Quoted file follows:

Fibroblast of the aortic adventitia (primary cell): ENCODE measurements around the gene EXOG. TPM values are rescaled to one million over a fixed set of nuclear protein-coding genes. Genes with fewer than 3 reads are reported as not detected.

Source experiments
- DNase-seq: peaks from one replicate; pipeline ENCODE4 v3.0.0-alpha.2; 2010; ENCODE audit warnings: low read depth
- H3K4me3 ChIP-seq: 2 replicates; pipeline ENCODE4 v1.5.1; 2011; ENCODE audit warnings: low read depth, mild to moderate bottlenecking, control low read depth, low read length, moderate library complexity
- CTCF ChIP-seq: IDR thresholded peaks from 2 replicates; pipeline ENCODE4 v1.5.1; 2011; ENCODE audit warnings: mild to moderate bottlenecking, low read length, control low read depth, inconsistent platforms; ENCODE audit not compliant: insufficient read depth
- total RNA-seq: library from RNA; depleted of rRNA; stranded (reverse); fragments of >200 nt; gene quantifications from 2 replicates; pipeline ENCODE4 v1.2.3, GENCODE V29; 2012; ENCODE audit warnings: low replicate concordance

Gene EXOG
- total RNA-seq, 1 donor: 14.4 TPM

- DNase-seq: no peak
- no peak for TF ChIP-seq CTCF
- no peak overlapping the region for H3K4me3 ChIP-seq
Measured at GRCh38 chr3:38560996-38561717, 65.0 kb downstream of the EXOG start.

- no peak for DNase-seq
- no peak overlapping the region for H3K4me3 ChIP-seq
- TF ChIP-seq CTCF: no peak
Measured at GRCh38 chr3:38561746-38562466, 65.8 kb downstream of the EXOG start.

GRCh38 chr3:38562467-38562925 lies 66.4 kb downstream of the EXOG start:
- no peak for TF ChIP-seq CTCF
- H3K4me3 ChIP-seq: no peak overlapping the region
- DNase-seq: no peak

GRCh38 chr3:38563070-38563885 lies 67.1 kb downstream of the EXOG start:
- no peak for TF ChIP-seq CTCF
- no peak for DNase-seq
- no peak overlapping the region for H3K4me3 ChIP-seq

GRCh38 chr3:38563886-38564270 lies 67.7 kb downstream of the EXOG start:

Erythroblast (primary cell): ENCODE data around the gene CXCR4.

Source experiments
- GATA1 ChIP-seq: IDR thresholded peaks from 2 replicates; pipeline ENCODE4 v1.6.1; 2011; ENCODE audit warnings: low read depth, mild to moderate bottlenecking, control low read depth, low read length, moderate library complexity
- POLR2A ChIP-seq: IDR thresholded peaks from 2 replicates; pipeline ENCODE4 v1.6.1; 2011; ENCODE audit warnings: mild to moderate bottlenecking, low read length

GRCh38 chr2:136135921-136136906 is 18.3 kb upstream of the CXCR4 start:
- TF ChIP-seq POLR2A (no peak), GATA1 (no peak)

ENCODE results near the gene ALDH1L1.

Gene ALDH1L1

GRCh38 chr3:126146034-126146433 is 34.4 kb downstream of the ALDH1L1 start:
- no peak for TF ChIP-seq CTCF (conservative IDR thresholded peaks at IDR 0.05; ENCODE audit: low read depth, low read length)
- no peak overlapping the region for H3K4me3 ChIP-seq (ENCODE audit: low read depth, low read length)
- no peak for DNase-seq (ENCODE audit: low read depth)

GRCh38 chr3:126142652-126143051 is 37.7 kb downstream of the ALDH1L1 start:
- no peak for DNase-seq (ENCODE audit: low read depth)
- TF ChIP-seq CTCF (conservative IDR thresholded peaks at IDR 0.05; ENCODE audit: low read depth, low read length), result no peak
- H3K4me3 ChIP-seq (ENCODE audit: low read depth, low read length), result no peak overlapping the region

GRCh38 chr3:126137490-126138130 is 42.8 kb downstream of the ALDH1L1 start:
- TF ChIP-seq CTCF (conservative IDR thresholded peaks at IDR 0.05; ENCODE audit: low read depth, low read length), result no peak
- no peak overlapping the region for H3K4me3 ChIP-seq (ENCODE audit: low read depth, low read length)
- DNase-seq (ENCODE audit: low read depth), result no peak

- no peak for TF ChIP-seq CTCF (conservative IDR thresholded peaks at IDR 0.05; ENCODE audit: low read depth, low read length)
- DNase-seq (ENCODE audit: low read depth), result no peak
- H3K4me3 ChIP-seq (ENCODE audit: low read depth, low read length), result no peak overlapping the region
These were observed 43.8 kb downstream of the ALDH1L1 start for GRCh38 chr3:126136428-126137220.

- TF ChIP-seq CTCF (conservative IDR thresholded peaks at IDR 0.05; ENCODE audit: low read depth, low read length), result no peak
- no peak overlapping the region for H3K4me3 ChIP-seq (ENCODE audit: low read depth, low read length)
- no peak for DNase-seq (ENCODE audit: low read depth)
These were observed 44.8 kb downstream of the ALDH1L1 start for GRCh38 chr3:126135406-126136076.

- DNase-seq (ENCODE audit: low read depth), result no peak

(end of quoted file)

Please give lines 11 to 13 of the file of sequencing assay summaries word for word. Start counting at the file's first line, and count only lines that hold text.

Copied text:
- no peak overlapping the region for H3K4me3 ChIP-seq
Measured at GRCh38 chr3:38560996-38561717, 65.0 kb downstream of the EXOG start.

- no peak for DNase-seq